Monday, October 27, 2014

Subaru Legacy - Sixth Generation

The Subaru Legacy is officially on its 25th year since the first one debuted in late 1989. For its 25th year, the Legacy has been regenerated to its sixth-generation and while it's okay to look at, it's somewhat not okay to drive one but why?

2015 Subaru Legacy B4

2015 Subaru Legacy Outback

For the first time in Legacy history, the Touring Wagon was been officially axed from the lineup and it was supplemented by the Impreza-based Levorg station wagon, which remains a Japan-only car for now. Which means, for the sixth-generation model, it's now available only in B4 sedan and Outback crossover, which is kinda odd but why would they add a crossover version of the wagon no longer available for this generation?

To make things worse, the new model is now available only with the updated version of the FB25 boxer engine with Lineartronic CVT gearbox. I know that this combo will lead to a fuel economy, as calculated by 14.8kmpl (14.6kmpl for the Outback), which is not bad, but when it comes to driving one, it's going to be one slow trip at a snail's pace. On the flipside, however, both the new Legacy and Outback can bring it on whatever Mother Nature takes on and it doesn't really matter if they're on tarmac, gravel, snow, or whatever because of Subaru's legendary Symmetrical AWD and its boxer engine's low center of gravity. It keeps it as firm as you're glued to your seat by some anonymous prankster but never mind that part. The result is the handling that is not half bad for either a sports saloon or a crossover utility wagon, although the use of double wishbones and struts are a bit of an old-school for these models. Feels like they're not quite getting through the groove when faced against numerous rivals from a multitude of countries.

2015 Subaru Legacy Outback
2015 Subaru Legacy B4

With safety as its number one priority for Subaru, the new Legacy, in B4 sedan and Outback crossover, doesn't come ready for the road without the breakthrough EyeSight ver. 3, which uses stereo cameras for adaptive cruise control, lane-keeping assist, and collision warning/prevention. Those technologies were the same thing we found on the Levorg station wagon and this safety-technology are second-to-none if you're really careful on how to use it well. I heard that this car won the IIHA Top Safety Pick+ thanks to this option and it's the only Japanese carmaker with IIHS Top Safety Picks for all models for the last five years. There is a well-known fact that 95% of Subaru vehicles sold in the last 10 years are still on the road today and for this new-generation, I really had high hopes that it will stay sturdy through the end of eternity and that's good...probably.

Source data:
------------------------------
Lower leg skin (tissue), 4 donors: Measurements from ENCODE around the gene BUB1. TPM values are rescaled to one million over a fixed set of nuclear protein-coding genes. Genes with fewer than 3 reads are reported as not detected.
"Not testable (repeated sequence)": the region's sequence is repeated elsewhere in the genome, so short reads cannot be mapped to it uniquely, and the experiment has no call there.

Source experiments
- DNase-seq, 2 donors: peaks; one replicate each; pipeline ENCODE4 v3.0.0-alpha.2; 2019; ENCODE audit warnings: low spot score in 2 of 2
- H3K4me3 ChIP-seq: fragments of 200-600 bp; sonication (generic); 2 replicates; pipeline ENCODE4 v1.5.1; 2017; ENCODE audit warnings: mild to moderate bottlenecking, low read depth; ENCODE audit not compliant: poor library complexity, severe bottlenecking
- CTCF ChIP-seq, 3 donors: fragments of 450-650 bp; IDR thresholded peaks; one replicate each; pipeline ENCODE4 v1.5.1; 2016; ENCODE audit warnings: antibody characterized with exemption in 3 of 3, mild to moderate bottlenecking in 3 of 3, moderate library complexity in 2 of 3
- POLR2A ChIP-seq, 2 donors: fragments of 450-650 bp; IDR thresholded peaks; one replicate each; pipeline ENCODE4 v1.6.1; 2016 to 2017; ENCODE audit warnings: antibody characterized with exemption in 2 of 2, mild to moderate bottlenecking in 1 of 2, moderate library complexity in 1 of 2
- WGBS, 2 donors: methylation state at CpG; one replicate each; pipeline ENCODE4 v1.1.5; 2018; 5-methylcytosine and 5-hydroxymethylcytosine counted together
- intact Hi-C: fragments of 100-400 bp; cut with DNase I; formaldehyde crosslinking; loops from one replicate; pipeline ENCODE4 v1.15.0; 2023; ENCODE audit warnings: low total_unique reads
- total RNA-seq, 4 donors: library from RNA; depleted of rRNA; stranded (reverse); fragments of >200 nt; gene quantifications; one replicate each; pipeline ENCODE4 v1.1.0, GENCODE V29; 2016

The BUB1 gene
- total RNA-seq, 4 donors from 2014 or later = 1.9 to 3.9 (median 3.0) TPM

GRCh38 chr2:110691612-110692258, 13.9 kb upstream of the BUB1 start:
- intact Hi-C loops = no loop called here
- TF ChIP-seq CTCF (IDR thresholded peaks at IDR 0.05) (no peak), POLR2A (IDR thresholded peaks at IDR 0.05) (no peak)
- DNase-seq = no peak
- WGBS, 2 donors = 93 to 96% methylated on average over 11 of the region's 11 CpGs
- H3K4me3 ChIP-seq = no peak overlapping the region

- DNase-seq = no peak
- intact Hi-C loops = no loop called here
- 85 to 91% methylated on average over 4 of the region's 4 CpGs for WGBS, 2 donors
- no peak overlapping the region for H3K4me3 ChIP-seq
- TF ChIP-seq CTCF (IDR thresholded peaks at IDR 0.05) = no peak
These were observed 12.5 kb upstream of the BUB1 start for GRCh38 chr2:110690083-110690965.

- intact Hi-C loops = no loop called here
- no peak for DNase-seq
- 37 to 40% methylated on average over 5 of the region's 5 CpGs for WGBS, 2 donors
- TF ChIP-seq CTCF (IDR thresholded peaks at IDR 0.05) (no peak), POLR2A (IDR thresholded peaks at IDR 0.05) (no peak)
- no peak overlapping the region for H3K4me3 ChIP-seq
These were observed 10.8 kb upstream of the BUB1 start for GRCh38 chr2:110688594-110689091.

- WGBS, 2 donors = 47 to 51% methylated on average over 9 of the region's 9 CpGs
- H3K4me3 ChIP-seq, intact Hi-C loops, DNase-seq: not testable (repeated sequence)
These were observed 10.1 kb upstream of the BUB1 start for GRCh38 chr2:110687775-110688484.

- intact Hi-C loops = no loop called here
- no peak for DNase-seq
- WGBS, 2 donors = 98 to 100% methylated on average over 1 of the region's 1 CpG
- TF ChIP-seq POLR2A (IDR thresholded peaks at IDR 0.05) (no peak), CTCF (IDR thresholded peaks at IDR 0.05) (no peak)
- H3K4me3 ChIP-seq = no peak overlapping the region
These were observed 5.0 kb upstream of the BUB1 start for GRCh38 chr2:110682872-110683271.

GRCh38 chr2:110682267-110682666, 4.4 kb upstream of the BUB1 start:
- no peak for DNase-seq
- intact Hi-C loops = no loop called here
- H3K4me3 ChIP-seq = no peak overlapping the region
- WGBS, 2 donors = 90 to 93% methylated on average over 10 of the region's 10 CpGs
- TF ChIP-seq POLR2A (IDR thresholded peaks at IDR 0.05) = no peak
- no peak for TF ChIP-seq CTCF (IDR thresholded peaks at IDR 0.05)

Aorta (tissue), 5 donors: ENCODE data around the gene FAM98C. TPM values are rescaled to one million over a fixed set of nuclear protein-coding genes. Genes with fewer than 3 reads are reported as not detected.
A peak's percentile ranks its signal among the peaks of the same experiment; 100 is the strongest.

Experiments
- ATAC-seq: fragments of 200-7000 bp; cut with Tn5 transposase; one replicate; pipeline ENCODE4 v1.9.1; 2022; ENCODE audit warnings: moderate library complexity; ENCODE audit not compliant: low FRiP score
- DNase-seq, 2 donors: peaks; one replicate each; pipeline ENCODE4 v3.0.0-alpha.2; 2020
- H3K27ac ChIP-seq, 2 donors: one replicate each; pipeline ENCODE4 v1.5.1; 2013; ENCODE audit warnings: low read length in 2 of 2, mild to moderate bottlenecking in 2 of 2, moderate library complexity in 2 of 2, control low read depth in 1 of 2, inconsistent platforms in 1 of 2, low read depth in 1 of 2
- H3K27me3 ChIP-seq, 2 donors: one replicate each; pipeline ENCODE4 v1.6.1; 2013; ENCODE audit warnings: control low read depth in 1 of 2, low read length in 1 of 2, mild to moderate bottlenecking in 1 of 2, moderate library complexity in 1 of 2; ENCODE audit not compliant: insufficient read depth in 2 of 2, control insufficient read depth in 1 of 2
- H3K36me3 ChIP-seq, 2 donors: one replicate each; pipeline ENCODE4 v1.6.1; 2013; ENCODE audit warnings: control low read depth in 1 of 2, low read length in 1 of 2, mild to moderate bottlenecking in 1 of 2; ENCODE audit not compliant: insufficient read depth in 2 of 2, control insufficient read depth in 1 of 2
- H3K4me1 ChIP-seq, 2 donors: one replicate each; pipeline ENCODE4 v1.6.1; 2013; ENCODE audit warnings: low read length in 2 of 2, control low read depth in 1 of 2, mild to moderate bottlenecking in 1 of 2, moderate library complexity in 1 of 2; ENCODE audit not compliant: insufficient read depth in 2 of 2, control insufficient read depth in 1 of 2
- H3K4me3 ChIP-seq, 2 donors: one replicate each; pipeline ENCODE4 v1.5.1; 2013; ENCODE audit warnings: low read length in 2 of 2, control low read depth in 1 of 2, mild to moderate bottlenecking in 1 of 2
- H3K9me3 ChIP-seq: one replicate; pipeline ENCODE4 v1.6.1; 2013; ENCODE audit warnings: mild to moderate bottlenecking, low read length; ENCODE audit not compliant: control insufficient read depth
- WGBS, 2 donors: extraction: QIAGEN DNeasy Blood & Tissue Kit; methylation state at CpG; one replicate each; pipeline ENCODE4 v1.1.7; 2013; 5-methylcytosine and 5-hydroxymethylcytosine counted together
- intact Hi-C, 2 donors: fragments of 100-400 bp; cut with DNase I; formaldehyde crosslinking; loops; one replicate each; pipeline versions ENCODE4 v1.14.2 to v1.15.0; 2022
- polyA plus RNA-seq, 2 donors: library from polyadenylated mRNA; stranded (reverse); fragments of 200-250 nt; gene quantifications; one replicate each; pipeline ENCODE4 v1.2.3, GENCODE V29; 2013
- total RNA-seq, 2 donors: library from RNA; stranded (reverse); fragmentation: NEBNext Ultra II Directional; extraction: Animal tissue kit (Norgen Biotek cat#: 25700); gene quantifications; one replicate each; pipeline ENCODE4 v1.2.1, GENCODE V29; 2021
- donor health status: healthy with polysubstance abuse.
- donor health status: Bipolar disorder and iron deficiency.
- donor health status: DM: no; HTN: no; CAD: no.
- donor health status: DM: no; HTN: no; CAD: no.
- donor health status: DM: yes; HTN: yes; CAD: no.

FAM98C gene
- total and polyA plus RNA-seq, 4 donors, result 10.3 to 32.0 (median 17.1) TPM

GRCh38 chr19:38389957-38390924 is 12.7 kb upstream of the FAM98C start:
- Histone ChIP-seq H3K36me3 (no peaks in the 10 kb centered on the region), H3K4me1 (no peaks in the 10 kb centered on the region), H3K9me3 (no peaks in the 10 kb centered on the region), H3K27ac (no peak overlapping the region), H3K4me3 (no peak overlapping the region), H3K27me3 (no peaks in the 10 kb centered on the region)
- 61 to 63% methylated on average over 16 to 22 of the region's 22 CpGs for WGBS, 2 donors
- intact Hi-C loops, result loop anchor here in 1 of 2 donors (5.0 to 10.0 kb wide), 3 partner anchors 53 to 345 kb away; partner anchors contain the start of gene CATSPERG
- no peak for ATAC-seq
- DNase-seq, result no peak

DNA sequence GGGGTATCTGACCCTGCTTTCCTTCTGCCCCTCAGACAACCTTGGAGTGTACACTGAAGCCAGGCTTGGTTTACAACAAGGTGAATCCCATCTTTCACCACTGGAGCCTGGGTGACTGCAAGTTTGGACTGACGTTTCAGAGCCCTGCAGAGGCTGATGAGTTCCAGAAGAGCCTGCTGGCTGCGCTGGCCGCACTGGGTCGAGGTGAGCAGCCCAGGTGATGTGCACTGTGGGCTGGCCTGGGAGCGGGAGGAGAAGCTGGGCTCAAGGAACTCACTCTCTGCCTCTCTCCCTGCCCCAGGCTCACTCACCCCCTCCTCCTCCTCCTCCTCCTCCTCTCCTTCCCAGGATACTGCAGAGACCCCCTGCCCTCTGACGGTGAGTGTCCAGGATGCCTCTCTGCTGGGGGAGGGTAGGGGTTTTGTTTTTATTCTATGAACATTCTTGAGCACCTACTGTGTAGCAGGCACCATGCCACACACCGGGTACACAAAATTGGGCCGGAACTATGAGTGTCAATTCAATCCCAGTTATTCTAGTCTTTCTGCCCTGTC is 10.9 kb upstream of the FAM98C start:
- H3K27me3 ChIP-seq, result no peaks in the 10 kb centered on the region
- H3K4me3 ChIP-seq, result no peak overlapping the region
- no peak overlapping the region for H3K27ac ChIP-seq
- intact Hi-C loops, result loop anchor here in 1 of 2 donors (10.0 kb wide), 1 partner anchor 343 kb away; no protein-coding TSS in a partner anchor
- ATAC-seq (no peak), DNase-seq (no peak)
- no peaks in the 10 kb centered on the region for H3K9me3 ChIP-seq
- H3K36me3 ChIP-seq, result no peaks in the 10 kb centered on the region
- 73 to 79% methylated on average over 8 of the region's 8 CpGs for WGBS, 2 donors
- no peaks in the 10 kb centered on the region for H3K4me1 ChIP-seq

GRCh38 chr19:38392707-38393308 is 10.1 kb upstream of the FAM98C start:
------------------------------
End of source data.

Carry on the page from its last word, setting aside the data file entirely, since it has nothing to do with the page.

There's more because on the Outback, it comes with the X-Mode feature as seen on the current-gen Forester. The X-Mode system keeps the new Outback more stable and more responsive when taking on off-road terrain and with the Hill Descent Control. the new Outback maintains the vehicle’s speed so the driver can focus more on steering. That is just the tip of the technological iceberg.

2015 Subaru Legacy B4 interior

2015 Subaru Legacy Outback interior

Design-wise, the new Subaru Legacy models are more solid and more dynamic than the previous generations, although I find pity to the B4 model because it kinda looked like the Hyundai LF Sonata upon further observation. While the interior isn't what you called premium, it's still not half bad to look at judging by its seats, the legroom, the sat-nav, the paddle shifters, the cup holders, on and on. This is somewhat like when your office cubicle from work meets Starbucks but that's just how the pencil-pushers ruining the interior affairs for no reason.

The new Legacy B4 starts at 2,862,000 Japanese Yen while the new Legacy Outback starts at 3,132,000 Japanese Yen so it's not what you called cheap but your Sir Chief would definitely want one for his family at this moment in time even though this new model promises better value for money thanks to its AWD, the optional Eyesight, and its fuel economy not bad for a company car. For now, it's evaluation time. While the Legacy isn't much more fun to drive than the originals and more expensive than its rivals, it's now more matured in the technological stakes judging with the help of Eyesight and X-Mode (only applicable for the Outback), and this is not a half bad car for a start.

Available Colors (B4): Crystal White Pearl, Ice Silver Metallic, Dark Grey Metallic, Crystal Black Silica, Venetian Red Pearl, Lapis Blue Pearl, Deep Sea Blue Pearl.

Available Colors (Outback): Crystal White Pearl, Ice Silver Metallic, Platinum Grey Metallic, Dark Grey Metallic, Crystal Black Silica, Venetian Red Pearl, Tungsten Metallic, Lapis Blue Pearl, Deep Sea Blue Pearl.

Photo: Fuji Heavy Industries

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